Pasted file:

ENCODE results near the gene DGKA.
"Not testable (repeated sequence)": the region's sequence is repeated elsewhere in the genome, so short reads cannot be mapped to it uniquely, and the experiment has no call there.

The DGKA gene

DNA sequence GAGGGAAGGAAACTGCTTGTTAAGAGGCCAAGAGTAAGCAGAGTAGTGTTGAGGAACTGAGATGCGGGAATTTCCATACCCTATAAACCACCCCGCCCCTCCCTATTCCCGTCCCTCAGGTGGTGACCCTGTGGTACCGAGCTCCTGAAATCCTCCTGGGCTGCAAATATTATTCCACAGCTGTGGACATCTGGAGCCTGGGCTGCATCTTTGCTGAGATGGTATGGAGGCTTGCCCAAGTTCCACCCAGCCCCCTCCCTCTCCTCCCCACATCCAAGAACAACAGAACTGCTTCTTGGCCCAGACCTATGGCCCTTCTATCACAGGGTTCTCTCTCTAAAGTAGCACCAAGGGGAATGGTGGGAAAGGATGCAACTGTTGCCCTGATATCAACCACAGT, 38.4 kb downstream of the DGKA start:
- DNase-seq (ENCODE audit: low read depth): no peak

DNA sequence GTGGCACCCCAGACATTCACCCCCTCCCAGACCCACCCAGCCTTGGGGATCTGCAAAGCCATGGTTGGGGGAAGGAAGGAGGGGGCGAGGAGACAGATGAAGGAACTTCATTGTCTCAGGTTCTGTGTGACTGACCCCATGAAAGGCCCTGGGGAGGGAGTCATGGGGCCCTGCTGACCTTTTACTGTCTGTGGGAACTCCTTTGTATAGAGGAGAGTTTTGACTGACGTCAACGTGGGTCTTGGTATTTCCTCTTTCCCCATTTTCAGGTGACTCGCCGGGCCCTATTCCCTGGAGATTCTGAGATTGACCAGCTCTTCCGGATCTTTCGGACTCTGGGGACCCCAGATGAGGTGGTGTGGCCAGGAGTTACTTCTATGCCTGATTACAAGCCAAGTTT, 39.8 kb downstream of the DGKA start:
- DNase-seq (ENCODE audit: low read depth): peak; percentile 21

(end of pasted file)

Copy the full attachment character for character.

ENCODE results near the gene DGKA.
"Not testable (repeated sequence)": the region's sequence is repeated elsewhere in the genome, so short reads cannot be mapped to it uniquely, and the experiment has no call there.

The DGKA gene

DNA sequence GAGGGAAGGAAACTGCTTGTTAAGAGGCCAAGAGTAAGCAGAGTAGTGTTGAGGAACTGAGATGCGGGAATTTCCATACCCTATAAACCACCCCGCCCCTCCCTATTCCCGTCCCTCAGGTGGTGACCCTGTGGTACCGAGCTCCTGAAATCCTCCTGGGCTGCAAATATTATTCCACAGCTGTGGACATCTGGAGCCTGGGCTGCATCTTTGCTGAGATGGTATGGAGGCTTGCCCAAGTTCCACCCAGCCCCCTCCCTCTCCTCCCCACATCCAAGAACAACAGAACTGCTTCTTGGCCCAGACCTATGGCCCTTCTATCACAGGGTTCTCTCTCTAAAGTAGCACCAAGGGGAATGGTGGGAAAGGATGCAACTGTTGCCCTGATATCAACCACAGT, 38.4 kb downstream of the DGKA start:
- DNase-seq (ENCODE audit: low read depth): no peak

DNA sequence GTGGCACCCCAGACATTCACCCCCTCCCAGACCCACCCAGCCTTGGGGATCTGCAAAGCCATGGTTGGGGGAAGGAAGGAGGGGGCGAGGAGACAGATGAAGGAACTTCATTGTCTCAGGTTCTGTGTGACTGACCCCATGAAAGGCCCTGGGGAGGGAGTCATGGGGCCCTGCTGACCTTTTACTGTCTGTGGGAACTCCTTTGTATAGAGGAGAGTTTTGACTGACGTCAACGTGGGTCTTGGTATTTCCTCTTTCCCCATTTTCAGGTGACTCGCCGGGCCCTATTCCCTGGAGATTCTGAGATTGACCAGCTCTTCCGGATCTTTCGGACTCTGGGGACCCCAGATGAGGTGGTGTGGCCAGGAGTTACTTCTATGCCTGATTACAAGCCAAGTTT, 39.8 kb downstream of the DGKA start:
- DNase-seq (ENCODE audit: low read depth): peak; percentile 21